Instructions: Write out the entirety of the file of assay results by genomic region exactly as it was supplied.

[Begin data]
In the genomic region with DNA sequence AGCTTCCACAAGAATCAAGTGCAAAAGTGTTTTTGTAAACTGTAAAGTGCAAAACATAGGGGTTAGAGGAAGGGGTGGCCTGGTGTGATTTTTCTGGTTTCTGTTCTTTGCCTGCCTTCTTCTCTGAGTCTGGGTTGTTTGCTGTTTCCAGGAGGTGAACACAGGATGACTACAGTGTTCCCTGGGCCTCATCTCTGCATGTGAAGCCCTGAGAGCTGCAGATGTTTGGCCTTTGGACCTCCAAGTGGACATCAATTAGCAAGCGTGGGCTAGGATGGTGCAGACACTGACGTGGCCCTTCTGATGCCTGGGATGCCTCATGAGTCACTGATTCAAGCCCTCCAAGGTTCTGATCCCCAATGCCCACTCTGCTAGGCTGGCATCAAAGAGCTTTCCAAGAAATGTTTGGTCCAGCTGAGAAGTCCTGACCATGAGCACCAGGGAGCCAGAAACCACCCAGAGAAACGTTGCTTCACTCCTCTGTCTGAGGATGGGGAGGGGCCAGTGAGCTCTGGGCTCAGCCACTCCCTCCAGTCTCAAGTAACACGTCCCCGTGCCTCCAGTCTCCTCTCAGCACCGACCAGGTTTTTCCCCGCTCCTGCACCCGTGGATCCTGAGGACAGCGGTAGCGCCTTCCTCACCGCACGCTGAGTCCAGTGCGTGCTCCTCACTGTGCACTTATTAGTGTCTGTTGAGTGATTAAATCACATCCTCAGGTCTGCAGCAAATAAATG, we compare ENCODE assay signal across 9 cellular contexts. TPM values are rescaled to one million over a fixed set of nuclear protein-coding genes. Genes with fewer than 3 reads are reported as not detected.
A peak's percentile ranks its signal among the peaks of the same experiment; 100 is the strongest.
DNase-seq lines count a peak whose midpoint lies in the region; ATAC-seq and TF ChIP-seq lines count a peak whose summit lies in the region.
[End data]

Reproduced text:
In the genomic region with DNA sequence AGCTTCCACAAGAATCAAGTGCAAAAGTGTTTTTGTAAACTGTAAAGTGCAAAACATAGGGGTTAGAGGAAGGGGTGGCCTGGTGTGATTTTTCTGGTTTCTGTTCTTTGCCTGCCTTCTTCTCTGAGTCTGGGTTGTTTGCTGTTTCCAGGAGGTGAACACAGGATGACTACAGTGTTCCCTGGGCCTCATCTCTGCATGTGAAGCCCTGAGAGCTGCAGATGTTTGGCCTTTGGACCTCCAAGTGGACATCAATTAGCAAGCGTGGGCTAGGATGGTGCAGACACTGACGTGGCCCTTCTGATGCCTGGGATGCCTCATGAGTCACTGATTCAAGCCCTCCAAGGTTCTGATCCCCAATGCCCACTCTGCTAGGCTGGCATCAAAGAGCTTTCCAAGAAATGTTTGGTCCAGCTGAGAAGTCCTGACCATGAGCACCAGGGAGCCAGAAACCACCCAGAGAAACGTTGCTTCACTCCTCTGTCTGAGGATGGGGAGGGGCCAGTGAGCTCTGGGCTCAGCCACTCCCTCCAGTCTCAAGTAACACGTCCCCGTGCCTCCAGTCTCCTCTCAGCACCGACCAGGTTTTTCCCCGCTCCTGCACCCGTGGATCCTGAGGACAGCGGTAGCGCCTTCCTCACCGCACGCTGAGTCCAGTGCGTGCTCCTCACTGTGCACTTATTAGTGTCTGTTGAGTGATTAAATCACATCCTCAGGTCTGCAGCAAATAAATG, we compare ENCODE assay signal across 9 cellular contexts. TPM values are rescaled to one million over a fixed set of nuclear protein-coding genes. Genes with fewer than 3 reads are reported as not detected.
A peak's percentile ranks its signal among the peaks of the same experiment; 100 is the strongest.
DNase-seq lines count a peak whose midpoint lies in the region; ATAC-seq and TF ChIP-seq lines count a peak whose summit lies in the region.